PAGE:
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Nov. 8, 2012 Notice of Phase II DERP Public Comment Period
Deepwater Horizon Natural Resource Trustees Call for Public Input on Next Round of Gulf Restoration
Trustees ask public to consider $9 million in new projects focused on bird and turtle nesting habitat; comment period includes Nov. 13 public meeting in Pensacola, Florida.
Gulf Coast (Nov. 8, 2012)--The Deepwater Horizon Natural Resource Damage Assessment (NRDA) trustees (Trustees) have released the Deepwater Horizon Phase II Draft Early Restoration Plan & Environmental Review (DERP/ER) for public review and comment. The plan includes two proposed projects totaling about $9 million that focus on restoring nesting habitat for birds and sea turtles. Response efforts resulting from the Deepwater Horizon oil spill caused injuries to this natural habitat.
"This draft plan includes two Early Restoration projects which represent a near-term opportunity to improve the nesting habitats of birds and turtles, two species that are integral to the Gulf Coast wildlife community,” said Cynthia Dohner, Natural Resource Trustee for the Department of the Interior. “Our desire is to provide these benefits during the next nesting season, but we'd first like to hear from the public. We encourage the public to attend the November 13 meeting in Pensacola and to give us their comments."
The DERP/ER describes the second round of projects proposed to receive funding from the $1 billion BP committed to Early Restoration on April 21, 2011.
The trustees will hold a public meeting to solicit comment on the DERP/ER at the Escambia County Central Complex Building in Room 104, 3363 West Park Place Pensacola, Fla. 32505:
Comments will be taken until Dec. 10, 2012. Comments may be submitted in the following ways:
“We are pleased to be able to move forward with these important projects that restore key nesting and wintering habitats for Florida’s coastal wildlife, and we will continue to work with our fellow Trustees to address the full injury the Deepwater Horizon explosion and resulting oil spill created,” said Nick Wiley, Florida’s Co- Trustee with the Florida Fish and Wildlife Conservation Commission. “Restoring these damages to the Gulf Coast is vital to the families and businesses that depend on healthy and diverse fish and wildlife resources, and we look forward to working closely with our coastal communities as these projects take shape.”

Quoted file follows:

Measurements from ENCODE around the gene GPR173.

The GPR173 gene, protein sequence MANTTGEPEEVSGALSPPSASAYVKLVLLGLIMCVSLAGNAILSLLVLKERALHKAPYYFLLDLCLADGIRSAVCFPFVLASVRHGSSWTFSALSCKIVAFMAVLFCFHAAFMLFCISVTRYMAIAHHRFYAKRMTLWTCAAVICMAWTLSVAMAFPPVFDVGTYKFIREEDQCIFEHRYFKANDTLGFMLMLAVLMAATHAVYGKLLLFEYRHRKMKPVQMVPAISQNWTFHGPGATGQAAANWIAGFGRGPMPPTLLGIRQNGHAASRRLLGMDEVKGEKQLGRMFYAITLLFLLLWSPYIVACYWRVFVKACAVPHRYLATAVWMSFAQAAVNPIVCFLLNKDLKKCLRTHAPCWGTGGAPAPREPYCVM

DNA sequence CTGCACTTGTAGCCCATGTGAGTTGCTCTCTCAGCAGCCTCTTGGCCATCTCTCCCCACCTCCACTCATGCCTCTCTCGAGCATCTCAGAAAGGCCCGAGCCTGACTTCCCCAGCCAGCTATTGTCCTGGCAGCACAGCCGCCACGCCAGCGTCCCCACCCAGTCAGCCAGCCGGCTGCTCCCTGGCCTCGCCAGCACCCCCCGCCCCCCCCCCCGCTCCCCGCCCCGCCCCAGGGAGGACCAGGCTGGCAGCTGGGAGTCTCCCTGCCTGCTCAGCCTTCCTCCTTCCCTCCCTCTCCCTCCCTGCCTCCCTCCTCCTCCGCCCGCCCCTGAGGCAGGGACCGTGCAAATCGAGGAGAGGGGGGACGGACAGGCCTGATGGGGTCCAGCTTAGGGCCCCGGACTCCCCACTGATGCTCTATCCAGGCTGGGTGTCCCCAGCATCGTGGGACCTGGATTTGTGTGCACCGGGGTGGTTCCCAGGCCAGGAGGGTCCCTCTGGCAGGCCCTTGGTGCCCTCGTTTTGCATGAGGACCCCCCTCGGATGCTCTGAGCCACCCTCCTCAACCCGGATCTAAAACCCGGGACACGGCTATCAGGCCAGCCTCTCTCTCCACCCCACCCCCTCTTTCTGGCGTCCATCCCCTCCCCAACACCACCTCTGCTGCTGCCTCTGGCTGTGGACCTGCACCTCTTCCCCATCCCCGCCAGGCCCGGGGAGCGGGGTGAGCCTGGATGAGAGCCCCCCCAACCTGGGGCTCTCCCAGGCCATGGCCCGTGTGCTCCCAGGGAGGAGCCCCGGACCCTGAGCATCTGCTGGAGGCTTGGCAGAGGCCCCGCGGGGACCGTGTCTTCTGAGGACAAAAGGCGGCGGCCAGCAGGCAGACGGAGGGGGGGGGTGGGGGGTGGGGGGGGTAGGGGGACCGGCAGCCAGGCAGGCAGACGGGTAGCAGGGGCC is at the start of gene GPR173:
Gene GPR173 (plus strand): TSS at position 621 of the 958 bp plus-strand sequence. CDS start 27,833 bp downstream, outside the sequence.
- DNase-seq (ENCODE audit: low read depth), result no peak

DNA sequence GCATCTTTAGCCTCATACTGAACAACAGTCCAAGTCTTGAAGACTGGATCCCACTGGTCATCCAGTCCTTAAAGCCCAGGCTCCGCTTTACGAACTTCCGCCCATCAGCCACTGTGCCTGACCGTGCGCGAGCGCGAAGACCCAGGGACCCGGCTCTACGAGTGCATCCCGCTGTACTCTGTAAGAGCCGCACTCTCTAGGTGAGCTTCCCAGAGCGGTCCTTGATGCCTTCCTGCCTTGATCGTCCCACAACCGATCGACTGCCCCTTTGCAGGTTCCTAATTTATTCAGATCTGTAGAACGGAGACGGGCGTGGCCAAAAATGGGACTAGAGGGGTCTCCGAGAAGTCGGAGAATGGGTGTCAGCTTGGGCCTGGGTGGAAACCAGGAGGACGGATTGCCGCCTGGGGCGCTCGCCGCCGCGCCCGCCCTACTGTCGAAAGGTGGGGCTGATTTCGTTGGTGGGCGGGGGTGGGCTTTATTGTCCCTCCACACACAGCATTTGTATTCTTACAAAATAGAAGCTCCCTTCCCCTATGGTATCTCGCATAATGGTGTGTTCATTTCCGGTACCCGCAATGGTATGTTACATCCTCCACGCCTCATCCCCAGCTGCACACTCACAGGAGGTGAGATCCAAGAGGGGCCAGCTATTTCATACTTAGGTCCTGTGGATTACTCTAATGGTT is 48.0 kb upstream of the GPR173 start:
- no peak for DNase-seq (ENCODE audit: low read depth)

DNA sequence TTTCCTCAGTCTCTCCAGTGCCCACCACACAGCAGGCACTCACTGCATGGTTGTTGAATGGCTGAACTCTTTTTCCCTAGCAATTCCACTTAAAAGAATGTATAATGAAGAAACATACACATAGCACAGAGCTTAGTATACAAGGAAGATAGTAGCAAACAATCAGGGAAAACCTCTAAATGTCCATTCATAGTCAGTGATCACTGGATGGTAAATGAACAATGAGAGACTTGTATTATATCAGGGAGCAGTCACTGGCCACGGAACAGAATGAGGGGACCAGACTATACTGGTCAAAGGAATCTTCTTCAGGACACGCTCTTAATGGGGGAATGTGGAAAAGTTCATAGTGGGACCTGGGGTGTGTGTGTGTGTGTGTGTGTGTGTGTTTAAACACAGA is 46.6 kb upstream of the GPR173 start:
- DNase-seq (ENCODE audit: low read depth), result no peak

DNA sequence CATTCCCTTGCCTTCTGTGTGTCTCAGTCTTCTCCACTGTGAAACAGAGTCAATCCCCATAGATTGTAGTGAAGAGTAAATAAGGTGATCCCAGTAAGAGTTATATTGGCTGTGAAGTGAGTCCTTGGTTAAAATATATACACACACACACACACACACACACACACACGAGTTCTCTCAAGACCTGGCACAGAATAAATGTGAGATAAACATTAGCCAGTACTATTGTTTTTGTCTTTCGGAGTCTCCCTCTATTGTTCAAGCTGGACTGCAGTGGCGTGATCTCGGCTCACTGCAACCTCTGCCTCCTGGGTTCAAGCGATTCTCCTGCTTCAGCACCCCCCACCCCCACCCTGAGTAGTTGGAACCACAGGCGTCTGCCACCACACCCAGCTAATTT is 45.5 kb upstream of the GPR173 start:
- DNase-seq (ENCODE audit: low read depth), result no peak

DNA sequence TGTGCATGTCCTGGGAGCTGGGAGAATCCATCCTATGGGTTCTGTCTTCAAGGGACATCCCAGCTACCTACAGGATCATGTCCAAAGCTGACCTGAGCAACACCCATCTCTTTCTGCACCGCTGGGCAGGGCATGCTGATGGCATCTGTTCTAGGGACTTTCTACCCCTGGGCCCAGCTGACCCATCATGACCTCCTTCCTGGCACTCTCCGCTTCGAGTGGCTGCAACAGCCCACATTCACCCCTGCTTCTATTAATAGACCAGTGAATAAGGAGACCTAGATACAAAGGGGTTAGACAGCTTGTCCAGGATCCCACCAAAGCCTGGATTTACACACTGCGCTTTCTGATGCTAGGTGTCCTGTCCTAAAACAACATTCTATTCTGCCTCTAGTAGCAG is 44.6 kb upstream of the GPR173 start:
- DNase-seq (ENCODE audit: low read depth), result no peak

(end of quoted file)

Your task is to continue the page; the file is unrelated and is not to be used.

The DERP/ER describes two proposed projects for the second round of Early Restoration. These projects address coastal conservation for the purpose of restoring bird (avian) and sea turtle nesting habitats, which were injured by oil spill response operations. These projects are timed to enhance the bird and turtle nesting ground as the spring 2013 nesting season begins. Below is a brief description of each project:
NRDA is the process used by the Trustees to develop the public’s claim for natural resource damages against the party or parties responsible for a spill and to seek compensation for the harm done to natural resources and the services provided by those resources. For early restoration projects, the Deepwater Horizon NRDA trustees include the U.S. Department of Commerce, the U.S. Department of the Interior, U.S. Environmental Protection Agency, U.S. Department of Agriculture and state agencies from the five Gulf States --Florida, Alabama, Louisiana, Mississippi, and Texas.
Early Restoration projects represent an initial step toward fulfilling the responsible parties’ obligation to fund the complete restoration of injured natural resources. Early Restoration provides an opportunity to implement restoration projects agreed upon by the Trustees and BP under the Framework Agreement prior to the completion of the NRDA. The damage assessment will continue while Early Restoration planning is under way. BP and other responsible parties are obligated to compensate the public for the full scope of the natural resource injury caused by the Deepwater Horizon oil spill, including the cost of assessing such injury and planning for restoration.